swear to

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Related to swear to: swear words

swear to

1. To make someone promise to maintain or uphold some state or condition. In this usage, a noun or pronoun is used between "swear" and "to." She told me about her plans to elope and then swore me to secrecy. We were allowed to test out the product ourselves, but we've been sworn to silence about details of its appearance or functionality.
2. To make a pledge or promise about the state of something. I can't swear to its accuracy, but if true, this report paints a bleak picture for the company. That's the gist of what was said, though I won't swear to any specific details.
3. To make a pledge or promise to give something to someone or something. In order to obtain citizenship, you must swear allegiance to the country, its government, and its laws. I swear fealty to you, my lord.
See also: swear
Farlex Dictionary of Idioms. © 2015 Farlex, Inc, all rights reserved.

swear someone to something

to cause someone to take an oath pledging something, such as silence or secrecy, about something. I swore Larry to secrecy, but he told anyway. We were sworn to silence about the new product.
See also: swear

swear something to someone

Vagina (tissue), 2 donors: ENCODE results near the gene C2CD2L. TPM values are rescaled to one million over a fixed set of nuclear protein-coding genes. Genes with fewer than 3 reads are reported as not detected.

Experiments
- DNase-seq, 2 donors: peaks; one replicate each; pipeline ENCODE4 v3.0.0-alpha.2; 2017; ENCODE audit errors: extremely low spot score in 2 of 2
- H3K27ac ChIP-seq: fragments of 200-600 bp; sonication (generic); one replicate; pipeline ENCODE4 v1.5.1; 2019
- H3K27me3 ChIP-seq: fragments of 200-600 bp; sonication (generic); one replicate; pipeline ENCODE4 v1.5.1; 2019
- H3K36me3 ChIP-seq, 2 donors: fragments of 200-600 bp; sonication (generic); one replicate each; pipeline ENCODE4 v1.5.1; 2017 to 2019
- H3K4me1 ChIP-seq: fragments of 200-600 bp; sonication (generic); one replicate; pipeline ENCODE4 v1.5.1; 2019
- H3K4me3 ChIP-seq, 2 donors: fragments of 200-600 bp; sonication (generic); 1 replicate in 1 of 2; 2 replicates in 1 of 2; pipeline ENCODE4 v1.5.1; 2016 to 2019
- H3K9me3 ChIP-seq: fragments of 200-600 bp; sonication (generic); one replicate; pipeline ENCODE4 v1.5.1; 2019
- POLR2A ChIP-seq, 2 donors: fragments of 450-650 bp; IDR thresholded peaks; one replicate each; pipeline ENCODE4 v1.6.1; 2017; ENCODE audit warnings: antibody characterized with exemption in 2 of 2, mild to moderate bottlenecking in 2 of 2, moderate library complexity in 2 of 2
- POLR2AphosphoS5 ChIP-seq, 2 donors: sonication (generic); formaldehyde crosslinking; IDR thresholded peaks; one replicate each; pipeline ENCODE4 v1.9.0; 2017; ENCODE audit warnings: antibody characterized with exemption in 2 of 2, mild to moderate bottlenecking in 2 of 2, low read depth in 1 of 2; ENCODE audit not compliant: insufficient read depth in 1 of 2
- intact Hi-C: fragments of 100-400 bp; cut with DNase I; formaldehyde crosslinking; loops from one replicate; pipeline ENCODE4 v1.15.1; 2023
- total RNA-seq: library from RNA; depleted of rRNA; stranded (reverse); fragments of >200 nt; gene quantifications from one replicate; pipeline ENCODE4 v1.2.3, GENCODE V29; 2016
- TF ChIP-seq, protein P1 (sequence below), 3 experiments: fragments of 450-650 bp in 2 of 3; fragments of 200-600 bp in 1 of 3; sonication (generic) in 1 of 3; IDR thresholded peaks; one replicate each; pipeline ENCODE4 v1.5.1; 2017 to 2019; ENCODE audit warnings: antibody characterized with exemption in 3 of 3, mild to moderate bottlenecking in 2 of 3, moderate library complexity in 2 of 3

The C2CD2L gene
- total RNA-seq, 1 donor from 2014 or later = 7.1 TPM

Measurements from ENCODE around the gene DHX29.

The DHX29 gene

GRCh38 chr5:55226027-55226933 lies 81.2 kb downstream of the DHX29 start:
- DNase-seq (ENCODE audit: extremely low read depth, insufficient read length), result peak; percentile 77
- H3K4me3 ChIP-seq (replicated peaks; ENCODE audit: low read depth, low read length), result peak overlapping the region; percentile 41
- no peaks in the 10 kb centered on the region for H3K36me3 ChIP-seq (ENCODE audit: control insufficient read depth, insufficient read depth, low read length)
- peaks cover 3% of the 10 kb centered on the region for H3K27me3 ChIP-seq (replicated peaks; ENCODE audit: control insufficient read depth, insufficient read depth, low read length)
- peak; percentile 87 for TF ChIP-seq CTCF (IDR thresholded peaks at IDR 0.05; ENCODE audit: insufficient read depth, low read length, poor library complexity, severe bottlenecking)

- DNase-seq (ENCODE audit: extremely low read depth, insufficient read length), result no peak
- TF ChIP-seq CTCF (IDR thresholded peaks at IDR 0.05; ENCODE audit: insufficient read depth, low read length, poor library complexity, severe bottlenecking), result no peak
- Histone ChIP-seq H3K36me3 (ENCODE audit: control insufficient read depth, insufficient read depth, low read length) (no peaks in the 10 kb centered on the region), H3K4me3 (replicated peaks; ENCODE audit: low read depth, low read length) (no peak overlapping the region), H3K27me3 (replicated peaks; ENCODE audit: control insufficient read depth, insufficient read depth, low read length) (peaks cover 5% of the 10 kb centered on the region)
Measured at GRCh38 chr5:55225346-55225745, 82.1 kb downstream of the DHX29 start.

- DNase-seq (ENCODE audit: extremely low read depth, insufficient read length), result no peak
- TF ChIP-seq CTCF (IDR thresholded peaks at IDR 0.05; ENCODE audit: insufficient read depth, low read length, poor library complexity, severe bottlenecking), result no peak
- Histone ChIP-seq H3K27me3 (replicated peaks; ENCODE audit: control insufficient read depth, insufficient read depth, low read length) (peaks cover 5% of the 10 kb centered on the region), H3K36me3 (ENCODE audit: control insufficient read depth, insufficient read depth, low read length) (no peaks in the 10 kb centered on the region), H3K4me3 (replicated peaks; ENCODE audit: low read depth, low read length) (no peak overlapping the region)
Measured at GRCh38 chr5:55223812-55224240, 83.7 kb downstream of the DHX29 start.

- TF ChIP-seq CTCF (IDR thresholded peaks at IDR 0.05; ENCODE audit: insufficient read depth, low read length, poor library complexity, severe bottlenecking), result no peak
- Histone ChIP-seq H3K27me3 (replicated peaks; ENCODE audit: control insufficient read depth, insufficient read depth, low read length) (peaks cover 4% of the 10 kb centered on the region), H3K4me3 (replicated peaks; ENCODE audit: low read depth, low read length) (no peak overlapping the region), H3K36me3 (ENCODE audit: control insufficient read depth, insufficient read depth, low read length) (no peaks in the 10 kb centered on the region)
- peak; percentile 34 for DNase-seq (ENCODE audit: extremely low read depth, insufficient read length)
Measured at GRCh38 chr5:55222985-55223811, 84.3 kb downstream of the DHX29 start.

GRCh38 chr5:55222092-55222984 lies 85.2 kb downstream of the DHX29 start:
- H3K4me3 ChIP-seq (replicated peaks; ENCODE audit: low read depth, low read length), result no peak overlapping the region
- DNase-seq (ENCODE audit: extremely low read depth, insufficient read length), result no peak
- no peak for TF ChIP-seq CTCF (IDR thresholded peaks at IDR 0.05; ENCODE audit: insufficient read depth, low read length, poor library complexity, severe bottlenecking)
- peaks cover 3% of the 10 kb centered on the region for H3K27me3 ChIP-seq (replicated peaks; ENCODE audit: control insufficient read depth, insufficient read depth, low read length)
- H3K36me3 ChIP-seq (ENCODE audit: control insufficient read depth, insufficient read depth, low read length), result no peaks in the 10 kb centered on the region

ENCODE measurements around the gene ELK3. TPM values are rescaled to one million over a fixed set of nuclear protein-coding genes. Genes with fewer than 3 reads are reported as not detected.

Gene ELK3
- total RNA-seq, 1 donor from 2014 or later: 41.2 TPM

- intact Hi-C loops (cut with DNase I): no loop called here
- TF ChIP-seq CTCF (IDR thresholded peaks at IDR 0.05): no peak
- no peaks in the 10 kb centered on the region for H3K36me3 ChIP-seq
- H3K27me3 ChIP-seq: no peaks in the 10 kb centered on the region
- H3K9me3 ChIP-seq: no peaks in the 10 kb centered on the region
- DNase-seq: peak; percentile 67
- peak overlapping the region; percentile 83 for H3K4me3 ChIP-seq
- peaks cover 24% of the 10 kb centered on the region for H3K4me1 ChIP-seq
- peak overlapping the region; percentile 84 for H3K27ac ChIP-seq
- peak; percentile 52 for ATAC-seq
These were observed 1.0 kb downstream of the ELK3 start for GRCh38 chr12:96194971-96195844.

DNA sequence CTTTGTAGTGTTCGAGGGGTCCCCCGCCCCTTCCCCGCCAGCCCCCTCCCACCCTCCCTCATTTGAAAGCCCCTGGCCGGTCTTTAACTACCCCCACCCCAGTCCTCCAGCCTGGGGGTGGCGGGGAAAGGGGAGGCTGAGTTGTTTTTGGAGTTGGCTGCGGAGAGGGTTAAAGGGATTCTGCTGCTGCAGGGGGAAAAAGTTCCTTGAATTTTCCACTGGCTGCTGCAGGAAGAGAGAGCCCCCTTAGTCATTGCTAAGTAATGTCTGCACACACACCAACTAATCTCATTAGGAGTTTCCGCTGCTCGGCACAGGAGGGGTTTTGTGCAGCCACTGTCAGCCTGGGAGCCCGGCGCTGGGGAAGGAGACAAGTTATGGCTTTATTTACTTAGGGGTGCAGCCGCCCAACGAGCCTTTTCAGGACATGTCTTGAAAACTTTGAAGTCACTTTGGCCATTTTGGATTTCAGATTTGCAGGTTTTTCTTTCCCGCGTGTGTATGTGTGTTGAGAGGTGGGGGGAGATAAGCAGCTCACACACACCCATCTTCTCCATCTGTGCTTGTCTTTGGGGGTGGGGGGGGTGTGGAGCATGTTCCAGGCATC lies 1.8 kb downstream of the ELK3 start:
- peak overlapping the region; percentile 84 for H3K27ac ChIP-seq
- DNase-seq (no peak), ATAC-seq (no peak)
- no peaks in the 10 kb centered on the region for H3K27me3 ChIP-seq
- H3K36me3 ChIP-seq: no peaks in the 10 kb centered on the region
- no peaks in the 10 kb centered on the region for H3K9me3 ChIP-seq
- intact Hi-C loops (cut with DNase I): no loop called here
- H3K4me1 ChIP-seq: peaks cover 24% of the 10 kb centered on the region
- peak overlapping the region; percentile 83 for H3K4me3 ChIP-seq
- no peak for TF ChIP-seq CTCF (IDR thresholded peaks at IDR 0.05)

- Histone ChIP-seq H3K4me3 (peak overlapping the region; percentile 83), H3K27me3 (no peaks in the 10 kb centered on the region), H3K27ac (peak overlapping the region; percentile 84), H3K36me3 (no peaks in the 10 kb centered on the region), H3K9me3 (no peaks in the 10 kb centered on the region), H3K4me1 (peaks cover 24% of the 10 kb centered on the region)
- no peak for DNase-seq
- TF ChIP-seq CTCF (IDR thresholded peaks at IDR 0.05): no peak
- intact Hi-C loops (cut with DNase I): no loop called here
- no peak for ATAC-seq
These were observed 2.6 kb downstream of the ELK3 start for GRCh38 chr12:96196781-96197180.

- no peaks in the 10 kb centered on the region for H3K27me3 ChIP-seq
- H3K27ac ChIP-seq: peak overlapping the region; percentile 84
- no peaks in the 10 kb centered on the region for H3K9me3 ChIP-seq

to pledge or promise something to someone. I had to swear my allegiance to the general before I could become one of his bodyguards. We swore our loyalty to our country.
See also: swear

swear to something

to claim that what one says is absolutely true. It is true. I swear to it. I think I have remembered it all, but I couldn't swear to it.
See also: swear
McGraw-Hill Dictionary of American Idioms and Phrasal Verbs. © 2002 by The McGraw-Hill Companies, Inc.

swear to

To utter or bind someone to some oath: She swore her friends to secrecy before telling them what happened. The man wanted to confess, but he was sworn to silence.
See also: swear
The American Heritage® Dictionary of Phrasal Verbs. Copyright © 2005 by Houghton Mifflin Harcourt Publishing Company. Published by Houghton Mifflin Harcourt Publishing Company. All rights reserved.
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References in periodicals archive ?
He stated that the officers still swear to obey their army commanders, and since the president is the supreme commander of the armed forces, then the oath dictates they obey him as well.